Cricket may not be "the sport of kings", "the beautiful game" or even "the game they play in heaven" but it's still our national sport with millions of fans and associated revenue, so where are all the movies?
Other than the several dozen cricket-themed Bollywood films churned out every three months or so, you barely bother the scorer when scraping together a list of successful attempts to bring the lovely thwack of leather on willow to the big or small screen.
Back in the '80s, when mini-series were genuine television events, we had Bodyline; the classy Kennedy Miller production about the infamous 1932-33 Ashes series significant for the Poms' strategy of bumping the hosts back to the pavilion and launching the career of Hugo Weaving.
In 2012, there was the somewhat less-classy Howzat! Kerry Packer's War, a series about the schism in the game which brought about the limited-overs genre and significant for Lachy Hulme's full-blown mind and body method-acting meld into the titular media baron.
It's believed poor Lachy is still haunting the high-roller rooms of various international casinos, globs of silicone dripping from his face as he farts and belches and tips the penurious house staff enough to cover their meagre mortgages.
And talking of burping and farting, we shouldn't forget Eddie Perfect's inspired stage show Shane Warne: The Musical, an enterprise which has now, sadly, assumed a certain profundity.
Not counting when that maestro of self-merchandising, Don Bradman, played a (hairless-bare-chested) version of himself in 1936's The Flying Doctor or 2012's silly but commendable Backyard Ashes, that's pretty much it for cricketing creativity.
Granted, the game's apparent lack of inspiration may be due to the fact cricket can, for vast swathes of precious time, be lobotomisingly tedious, yet the same could be said of its American cousin, baseball.
"I never realised how boring this game is," a teetotal Homer said way back in season four of The Simpsons.
But unlike the Australians who have displayed a prudent cultural cringe when contemplating bringing their dull national pastime to the screen, the Yanks have exercised no such restraint and, from Friday, we get yet another baseball show, this one streaming on Amazon Prime.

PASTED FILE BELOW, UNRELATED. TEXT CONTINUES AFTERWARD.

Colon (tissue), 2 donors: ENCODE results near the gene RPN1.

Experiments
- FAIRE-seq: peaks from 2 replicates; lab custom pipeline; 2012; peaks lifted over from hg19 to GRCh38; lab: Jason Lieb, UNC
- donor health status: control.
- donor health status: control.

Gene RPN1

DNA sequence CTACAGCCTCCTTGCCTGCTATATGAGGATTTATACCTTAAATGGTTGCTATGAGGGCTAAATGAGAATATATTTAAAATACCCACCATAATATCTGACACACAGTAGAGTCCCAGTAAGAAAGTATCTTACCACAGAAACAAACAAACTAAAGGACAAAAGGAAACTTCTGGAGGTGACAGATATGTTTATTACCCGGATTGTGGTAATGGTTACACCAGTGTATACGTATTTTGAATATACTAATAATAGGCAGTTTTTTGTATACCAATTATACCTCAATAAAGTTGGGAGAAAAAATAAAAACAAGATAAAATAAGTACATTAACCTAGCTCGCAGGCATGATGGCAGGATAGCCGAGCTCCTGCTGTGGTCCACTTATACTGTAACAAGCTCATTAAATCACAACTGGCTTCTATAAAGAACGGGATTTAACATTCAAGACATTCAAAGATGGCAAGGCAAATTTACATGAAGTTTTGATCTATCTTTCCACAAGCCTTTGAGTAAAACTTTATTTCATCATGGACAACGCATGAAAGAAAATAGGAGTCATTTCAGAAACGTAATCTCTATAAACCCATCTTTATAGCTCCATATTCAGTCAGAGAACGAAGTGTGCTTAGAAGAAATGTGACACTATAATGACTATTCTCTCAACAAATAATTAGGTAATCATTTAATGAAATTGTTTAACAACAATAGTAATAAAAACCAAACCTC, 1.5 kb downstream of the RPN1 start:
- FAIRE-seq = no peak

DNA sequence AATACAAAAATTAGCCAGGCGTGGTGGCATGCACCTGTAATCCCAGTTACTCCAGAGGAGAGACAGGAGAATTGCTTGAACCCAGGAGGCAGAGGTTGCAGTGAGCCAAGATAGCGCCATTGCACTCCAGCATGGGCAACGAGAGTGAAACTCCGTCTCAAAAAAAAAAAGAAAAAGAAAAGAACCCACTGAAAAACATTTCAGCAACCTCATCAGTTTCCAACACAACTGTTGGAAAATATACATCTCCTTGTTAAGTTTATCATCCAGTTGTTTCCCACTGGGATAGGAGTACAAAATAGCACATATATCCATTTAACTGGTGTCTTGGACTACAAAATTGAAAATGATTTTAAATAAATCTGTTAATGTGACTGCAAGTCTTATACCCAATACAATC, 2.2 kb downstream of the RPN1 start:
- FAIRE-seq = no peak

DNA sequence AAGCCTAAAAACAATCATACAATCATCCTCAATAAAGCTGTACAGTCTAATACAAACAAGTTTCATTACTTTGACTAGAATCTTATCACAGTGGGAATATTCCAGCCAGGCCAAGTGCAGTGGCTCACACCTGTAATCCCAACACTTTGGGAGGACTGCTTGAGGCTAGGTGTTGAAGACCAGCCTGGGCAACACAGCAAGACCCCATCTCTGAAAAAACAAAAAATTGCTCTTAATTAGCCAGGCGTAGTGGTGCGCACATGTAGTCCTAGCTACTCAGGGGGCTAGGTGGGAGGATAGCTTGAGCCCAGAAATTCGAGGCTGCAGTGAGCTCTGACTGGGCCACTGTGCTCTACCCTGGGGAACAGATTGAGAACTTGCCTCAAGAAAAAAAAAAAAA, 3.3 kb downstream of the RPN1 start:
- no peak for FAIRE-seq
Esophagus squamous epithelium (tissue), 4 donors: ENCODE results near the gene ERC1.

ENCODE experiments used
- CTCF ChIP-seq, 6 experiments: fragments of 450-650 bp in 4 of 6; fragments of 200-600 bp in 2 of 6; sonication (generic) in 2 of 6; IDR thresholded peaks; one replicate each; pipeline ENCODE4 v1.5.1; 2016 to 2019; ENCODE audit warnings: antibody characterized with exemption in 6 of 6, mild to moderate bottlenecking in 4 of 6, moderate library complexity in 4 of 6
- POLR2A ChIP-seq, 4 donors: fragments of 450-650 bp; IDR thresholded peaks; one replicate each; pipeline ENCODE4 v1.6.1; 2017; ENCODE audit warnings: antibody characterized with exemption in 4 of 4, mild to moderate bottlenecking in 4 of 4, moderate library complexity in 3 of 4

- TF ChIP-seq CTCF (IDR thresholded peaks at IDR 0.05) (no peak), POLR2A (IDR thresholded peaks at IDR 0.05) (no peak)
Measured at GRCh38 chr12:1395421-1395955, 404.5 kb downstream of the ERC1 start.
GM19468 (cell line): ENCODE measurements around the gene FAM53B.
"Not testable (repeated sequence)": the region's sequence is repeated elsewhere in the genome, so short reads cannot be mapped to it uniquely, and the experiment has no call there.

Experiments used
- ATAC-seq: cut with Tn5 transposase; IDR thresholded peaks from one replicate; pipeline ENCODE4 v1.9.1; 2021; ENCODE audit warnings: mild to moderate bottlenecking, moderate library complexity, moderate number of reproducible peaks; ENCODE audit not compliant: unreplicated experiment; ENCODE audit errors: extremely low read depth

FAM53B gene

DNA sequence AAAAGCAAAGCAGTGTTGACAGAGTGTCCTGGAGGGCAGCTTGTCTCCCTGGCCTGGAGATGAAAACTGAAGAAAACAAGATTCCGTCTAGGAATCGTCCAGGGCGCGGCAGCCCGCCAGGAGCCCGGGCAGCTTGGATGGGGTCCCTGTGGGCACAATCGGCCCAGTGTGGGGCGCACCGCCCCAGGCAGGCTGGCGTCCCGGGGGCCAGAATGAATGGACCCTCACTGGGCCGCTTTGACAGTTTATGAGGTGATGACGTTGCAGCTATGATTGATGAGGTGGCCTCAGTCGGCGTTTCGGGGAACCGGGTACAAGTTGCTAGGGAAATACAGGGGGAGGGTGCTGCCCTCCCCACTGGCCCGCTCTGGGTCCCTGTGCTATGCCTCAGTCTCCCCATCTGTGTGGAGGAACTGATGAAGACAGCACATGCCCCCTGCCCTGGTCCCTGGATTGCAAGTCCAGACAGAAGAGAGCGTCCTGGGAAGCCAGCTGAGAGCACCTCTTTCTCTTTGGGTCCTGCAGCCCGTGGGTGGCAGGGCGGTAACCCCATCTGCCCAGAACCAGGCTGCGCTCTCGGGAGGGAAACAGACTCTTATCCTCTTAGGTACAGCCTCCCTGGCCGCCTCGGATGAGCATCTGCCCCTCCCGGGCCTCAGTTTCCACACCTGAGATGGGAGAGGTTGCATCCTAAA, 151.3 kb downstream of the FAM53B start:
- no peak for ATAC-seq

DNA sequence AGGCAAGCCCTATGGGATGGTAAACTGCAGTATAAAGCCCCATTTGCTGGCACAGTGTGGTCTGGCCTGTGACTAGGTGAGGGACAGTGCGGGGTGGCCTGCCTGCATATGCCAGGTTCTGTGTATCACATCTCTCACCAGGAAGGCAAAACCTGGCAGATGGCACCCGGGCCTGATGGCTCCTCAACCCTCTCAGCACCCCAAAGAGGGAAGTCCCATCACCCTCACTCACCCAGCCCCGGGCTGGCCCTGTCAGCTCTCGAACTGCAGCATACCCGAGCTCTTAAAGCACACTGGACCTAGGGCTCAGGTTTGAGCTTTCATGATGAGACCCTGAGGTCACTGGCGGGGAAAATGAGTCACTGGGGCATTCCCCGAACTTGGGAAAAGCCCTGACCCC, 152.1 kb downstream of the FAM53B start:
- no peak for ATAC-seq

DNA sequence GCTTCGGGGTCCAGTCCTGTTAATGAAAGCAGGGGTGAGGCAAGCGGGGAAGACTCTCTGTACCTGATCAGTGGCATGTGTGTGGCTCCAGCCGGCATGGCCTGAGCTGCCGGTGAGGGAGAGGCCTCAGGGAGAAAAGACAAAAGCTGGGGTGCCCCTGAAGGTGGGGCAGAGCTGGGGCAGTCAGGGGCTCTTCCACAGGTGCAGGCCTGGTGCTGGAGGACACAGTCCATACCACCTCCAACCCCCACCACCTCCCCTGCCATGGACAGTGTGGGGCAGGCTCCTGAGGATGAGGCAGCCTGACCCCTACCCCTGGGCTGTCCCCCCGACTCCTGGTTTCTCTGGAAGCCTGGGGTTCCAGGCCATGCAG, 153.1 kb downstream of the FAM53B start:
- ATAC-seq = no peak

A League of their Own is a serialised remake of the criminally underestimated 1992 big-screen dramedy about the All-American Girls Professional Baseball League.
The real-life organisation stands as one of those deep historical veins of storytelling potential.
As America's men went off to war, its women were dragooned into an ersatz version of major league baseball founded in 1943 by chewing gum magnate Philip K. Wrigley. The AAGPBL was only ever intended to serve as a wartime diversion and marketplace-holding tool, it was never supposed to be a compelling forum of genuine skill and competition. But that's precisely what unfolded as exemplified by the league's most successful team, The Rockford Peaches.
As with Penny Marshall's 1992 film, the new A League of their Own is based on the formation of the Peaches and, in doing so, becomes an exploratory vehicle probing American social history; sexism, chauvinism and racism running rife.
There are few better examples of a successful Hollywood ensemble film than A League of their Own, its enviable stable of performers including Geena Davis, Rosie O'Donnell, Lori Petty, Tea Leoni and Tom Hanks.
Rather miraculously, Marshall was even able to draw solid acting from Madonna, something by 1992 most pop culture pundits were justifiably convinced was impossible.
The streaming remake has co-creator/co-producer Abbi Jacobson (Broad City) taking the Davis-esque lead role (complete with preferences reconstituted for modern-day audiences) but it's also an ensemble product, including The Resort's Nick Offerman, who seems to have not slept since Parks and Recreation.
While the show's creation stirs obligatory debate about lazy Hollywood's habit of ripping off previous efforts, it must also prompt we in the Down Under dugout to ask ourselves where are all the shows about our own sports? (Apologies to the passionate members of the Australian Baseball League).
It's heartening to see Disney+ rolling out Fearless: The Inside Story of the AFLW later this month but surely we're gagging for some scripted love for our homegrown on-field pursuits?
I still get goosebumps when I watch Robert Redford explode those Buffalo stadium lights in the exquisite finale of The Natural, so just imagine the size of the goosebumps should they be in response to a meaty six being lofted into the towers of the MCG by a Boonie or an AB?
Or better yet, a Lanning; captain (now on break) of our all-conquering national women's cricket team?
Talk about a league of their own.
Sign up for our newsletter to stay up to date.